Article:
(April 4, 2004 ) The Great Mutual Fund Clean Up That Almost Happened
Date: Monday, July 13 @ 20:27:58 CDT
Topic: Money Matters

The Great Mutual Fund Clean Up That Almost Happened

The great mutual fund clean up appears to be petering out. Increasingly it appears that industry efforts to frustrate reform initiatives will be successful. We predict the legislature will ultimately defer to the SEC and the SEC will resume its ineffectual regulation of the industry.

Let’s review the facts:

First, at some point in time, if not already, Eliot Spitzer and other state officials will lose interest in exposing mutual fund wrongdoing. Spitzer was able to uncover so much malfeasance so quickly because it is rampant throughout the industry. All Spitzer had to do to surpass the SEC (and we do not mean to minimize his enormous contribution) was to establish an open-door policy, welcome whistle-blowing industry insiders and listen. When we met with Spitzer’s staff, we were surprised with their limited knowledge of mutual fund regulation. But what they lacked in knowledge they more than made up for in willingness to pursue allegations of wrongdoing and enforcement of the applicable laws. The SEC, on the other hand, has tremendous knowledge of mutual fund practices and regulation yet perennially fails to act. It’s as if the Commission knows about mutual fund wrongdoing but believes (or is persuaded by the industry) that no one is really being harmed.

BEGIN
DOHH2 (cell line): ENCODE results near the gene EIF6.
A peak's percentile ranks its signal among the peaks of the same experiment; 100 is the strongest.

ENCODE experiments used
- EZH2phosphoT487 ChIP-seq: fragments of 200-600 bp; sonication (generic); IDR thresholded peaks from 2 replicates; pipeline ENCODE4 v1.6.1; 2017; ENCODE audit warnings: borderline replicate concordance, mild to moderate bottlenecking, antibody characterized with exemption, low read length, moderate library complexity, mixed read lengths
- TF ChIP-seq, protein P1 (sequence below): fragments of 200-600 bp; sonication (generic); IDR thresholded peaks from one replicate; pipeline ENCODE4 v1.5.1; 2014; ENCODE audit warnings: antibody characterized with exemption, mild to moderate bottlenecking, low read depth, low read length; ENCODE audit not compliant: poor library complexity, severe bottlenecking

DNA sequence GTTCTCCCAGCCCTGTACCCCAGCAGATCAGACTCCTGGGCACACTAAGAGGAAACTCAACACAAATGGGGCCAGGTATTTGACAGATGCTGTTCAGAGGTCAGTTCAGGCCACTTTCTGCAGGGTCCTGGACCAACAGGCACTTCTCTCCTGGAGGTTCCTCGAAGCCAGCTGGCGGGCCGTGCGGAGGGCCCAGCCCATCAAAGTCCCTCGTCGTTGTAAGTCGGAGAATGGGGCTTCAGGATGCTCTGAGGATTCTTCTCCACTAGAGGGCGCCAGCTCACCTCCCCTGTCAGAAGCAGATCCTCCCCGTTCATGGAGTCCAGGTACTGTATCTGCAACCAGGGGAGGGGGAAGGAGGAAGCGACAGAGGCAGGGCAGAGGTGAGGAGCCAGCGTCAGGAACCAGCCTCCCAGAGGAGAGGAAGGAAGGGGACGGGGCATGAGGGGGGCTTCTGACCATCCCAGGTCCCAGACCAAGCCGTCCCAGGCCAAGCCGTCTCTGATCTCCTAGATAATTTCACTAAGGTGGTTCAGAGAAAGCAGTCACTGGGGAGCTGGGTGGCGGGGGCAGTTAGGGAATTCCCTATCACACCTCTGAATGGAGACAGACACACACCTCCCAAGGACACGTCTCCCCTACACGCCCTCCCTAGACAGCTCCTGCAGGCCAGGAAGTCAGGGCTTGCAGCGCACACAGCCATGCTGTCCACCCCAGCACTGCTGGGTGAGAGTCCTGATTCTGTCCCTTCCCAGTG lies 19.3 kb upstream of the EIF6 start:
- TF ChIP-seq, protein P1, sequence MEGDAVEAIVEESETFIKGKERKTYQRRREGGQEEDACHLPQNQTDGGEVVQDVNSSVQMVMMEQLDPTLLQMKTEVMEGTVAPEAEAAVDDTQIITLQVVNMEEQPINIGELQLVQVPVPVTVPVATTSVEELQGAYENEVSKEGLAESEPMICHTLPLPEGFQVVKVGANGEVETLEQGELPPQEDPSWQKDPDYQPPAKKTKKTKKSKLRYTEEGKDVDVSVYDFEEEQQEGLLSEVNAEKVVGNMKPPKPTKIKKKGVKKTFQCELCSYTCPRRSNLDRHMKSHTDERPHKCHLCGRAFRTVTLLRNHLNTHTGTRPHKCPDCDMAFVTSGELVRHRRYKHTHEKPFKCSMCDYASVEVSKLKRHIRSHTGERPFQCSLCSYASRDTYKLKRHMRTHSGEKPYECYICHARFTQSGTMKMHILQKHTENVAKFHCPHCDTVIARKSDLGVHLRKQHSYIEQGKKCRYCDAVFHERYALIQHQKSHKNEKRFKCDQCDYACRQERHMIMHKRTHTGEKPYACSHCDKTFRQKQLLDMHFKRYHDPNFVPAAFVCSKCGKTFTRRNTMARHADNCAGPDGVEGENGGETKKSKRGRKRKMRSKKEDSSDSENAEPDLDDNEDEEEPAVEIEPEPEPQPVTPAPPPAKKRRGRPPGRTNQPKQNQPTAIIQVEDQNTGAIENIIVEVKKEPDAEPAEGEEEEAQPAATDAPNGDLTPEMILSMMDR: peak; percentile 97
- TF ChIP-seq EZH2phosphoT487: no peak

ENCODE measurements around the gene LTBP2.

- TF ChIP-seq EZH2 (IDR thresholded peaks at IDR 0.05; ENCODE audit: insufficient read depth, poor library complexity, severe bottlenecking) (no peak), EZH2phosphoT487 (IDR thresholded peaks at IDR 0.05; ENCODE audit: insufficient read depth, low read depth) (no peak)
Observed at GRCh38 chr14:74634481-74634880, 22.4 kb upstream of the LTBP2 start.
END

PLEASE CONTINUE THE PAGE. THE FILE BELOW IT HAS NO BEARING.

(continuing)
While it may not be apparent, Spitzer’s investigations have shown that many of the investor protections central to the mutual fund regulatory scheme are not working. His investigations have focused upon a limited number of arcane practices, however, what he has uncovered is pervasive disregard for investors. It is now abundantly clear that mutual funds are operated primarily to benefit their advisers and fund boards have utterly failed as watchdogs. As we indicated in our testimony before the Senate Banking Committee recently, the costs to investors is staggering. Skimming by the mutual fund industry is a significant factor in explaining why the nation’s retirement savers are approaching retirement with far lesser assets than they envisioned.

Second, Spitzer has not, in the past nine months, succeeded in addressing more than twenty years of mutual fund wrongdoing. He only scratched the surface. As we testified, many other abuses such as personal trading by portfolio managers, underwriters parking investment banking client stock in affiliated mutual funds, payment of Investment Company Institute fees from fund assets, have yet to surface as concerns. Virtually every aspect of mutual fund operations needs to be carefully examined by eyes that are less forgiving than the SEC’s.